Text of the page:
≤ prohibit visits to residents who are in isolation or under observation for symptoms of COVID-19.

Frontliners program announced

Whitmer, along with leaders in education, business, labor and workforce development, has launched the nation’s first program offering tuition-free college to an estimated 625,000 Michiganders who provided essential, frontline services during COVID-19 “Stay Home, Stay Safe” orders between April and June.

Futures for Frontliners, inspired by the GI Bill, which provided a college education to those serving their country in World War II, offers Michigan adults without college degrees or high school diplomas who provided essential services during the pandemic a tuition-free pathway to gaining the skills needed to obtain high-demand, high-wage careers.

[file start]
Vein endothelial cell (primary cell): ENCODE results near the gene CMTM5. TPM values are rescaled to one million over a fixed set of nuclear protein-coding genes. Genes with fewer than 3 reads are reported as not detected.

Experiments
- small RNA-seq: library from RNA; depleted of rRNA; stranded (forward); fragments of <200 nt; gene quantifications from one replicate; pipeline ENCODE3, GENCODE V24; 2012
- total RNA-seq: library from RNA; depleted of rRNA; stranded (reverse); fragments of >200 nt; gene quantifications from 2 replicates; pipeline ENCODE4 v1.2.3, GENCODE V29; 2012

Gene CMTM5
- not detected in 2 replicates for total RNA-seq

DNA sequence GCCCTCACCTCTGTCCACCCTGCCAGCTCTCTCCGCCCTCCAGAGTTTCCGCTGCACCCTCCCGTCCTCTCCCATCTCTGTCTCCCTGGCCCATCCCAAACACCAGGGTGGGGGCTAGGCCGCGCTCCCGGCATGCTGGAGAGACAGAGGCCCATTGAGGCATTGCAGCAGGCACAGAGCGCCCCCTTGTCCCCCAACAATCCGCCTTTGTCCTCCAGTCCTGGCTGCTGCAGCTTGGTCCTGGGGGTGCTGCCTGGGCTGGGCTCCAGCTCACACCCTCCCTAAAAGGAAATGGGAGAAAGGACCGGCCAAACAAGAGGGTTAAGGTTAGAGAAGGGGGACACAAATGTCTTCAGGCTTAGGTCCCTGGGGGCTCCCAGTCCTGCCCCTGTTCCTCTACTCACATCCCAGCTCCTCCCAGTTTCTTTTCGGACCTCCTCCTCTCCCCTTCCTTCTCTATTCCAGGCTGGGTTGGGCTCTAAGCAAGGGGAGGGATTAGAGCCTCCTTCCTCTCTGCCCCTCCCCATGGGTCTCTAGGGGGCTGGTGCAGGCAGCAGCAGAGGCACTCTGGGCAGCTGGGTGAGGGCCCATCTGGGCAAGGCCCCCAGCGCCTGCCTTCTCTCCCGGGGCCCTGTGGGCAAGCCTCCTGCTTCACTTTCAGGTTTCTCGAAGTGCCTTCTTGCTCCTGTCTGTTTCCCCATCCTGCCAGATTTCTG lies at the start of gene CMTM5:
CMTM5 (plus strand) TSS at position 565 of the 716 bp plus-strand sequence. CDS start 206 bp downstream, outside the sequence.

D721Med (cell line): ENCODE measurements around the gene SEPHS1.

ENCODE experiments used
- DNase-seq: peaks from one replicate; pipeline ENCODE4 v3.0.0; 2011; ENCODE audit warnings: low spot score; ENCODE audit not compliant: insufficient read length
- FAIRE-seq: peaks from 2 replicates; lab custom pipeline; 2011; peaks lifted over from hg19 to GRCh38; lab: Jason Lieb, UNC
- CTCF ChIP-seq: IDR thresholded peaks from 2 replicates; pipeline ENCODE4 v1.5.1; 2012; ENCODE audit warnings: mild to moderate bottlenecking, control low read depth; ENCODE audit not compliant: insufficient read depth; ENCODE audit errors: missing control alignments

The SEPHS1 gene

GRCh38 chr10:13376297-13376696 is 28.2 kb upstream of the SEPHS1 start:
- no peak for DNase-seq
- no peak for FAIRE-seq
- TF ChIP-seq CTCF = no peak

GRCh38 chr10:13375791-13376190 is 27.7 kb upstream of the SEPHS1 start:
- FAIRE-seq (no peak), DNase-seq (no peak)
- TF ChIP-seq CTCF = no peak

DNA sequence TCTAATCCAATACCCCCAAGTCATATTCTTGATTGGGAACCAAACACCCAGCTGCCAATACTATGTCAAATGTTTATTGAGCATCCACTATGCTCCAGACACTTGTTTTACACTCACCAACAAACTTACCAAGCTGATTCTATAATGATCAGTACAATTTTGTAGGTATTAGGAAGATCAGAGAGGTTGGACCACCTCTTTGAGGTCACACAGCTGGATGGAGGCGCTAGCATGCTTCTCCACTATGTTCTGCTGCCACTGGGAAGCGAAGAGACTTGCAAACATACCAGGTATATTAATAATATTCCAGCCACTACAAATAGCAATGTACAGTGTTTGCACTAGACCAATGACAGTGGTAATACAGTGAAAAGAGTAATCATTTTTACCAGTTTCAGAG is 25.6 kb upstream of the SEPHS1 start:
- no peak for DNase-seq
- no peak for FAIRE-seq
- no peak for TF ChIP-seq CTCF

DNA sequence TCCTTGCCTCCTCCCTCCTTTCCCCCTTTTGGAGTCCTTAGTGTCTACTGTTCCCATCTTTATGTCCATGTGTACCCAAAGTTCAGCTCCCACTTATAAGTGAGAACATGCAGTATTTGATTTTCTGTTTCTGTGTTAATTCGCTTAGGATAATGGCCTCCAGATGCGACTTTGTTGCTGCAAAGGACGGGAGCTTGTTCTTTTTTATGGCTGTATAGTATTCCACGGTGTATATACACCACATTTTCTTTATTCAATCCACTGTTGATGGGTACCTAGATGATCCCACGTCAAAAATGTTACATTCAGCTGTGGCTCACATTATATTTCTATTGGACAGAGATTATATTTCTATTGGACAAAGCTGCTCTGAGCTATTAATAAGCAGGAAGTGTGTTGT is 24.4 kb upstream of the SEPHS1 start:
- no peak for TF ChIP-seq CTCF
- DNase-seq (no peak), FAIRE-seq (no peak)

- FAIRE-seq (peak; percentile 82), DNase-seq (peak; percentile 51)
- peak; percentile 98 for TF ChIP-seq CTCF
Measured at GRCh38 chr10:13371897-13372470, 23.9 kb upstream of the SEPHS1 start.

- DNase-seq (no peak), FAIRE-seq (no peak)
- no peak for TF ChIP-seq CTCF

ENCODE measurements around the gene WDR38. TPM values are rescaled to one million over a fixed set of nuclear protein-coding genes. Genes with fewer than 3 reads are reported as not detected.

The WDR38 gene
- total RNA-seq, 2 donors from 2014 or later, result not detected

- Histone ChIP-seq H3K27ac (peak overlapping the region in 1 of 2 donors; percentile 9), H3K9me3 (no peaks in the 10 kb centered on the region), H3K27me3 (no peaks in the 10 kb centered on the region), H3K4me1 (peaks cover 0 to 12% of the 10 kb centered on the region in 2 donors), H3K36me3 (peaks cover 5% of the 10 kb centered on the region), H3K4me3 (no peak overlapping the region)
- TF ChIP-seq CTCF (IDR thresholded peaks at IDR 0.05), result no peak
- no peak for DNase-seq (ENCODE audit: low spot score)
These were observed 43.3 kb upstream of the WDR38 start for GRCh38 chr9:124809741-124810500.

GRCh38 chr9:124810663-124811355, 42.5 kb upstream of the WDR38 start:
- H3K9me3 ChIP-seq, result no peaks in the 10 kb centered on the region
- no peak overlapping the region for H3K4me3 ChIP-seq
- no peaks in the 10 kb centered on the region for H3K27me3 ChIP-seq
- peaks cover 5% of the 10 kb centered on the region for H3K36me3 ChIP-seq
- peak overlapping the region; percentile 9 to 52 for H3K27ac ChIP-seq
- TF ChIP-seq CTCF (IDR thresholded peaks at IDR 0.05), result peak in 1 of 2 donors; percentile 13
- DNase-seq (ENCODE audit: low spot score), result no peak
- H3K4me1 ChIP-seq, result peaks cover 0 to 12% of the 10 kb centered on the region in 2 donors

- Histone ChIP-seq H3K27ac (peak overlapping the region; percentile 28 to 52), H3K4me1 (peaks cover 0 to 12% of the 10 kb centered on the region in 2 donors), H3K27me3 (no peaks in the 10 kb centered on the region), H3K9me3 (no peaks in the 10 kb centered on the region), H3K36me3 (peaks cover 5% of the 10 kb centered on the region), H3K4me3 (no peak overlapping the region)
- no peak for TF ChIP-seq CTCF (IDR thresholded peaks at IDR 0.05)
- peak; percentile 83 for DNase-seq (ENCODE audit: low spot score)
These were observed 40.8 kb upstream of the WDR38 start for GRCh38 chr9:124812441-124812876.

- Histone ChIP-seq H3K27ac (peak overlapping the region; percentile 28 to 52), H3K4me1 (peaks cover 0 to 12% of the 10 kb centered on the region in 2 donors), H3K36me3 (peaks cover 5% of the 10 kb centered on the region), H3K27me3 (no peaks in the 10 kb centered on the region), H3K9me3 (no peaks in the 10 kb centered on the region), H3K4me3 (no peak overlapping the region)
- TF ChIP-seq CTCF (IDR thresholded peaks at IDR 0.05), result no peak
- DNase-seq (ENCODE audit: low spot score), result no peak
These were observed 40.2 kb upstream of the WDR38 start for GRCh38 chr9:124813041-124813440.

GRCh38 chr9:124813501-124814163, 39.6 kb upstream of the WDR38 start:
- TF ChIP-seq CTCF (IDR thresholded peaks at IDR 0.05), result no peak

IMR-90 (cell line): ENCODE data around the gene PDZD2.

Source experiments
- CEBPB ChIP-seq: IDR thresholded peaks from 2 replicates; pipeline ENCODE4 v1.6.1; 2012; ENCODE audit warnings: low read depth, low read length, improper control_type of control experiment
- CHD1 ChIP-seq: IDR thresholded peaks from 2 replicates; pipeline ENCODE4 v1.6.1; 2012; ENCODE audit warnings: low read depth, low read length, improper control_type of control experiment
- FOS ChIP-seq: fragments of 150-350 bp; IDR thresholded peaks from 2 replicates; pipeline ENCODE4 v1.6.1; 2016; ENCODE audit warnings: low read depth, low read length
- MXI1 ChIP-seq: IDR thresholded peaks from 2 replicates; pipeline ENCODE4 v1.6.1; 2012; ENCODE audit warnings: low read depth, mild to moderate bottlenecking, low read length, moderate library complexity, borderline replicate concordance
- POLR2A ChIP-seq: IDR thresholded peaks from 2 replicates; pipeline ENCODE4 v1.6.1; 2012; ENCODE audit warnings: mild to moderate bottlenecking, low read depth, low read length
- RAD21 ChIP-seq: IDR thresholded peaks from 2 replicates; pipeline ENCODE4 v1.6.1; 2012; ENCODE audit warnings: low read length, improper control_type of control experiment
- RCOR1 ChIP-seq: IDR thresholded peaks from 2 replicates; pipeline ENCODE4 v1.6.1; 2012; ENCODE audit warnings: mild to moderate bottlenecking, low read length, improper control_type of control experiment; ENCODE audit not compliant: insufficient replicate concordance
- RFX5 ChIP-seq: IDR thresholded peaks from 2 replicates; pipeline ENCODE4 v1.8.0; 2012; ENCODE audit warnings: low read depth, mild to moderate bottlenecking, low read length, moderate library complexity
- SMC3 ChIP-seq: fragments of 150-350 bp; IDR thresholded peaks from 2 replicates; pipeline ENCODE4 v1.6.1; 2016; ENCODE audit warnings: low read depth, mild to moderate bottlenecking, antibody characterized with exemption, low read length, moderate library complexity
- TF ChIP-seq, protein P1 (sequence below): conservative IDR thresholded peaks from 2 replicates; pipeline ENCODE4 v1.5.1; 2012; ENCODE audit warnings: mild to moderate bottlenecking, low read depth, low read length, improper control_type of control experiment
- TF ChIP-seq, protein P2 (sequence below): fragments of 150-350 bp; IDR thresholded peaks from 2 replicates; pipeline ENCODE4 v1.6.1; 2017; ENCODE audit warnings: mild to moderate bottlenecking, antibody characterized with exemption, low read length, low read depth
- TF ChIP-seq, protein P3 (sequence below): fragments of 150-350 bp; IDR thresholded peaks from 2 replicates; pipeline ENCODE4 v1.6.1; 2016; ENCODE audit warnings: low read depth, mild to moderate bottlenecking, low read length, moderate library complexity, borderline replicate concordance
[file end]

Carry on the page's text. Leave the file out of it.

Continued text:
The funding is not only available to those in the medical field, but also essential workers in manufacturing, nursing homes, grocery stores, sanitation, delivery, retail and more.

“This initiative is Michigan’s way of expressing gratitude to essential workers for protecting public health and keeping our state running,” Whitmer said. “Whether it was stocking shelves, delivering supplies, picking up trash, manufacturing PPE (personal protection equpment) or providing medical care, you were there for us. Now this is your chance to pursue the degree or training you’ve been dreaming about to help you and your own family succeed.”

To be eligible for the program, applicants must:

≤ be a Michigan resident;

≤ have worked in an essential industry at least part-time for 11 of the 13 weeks between April 1 and June 30;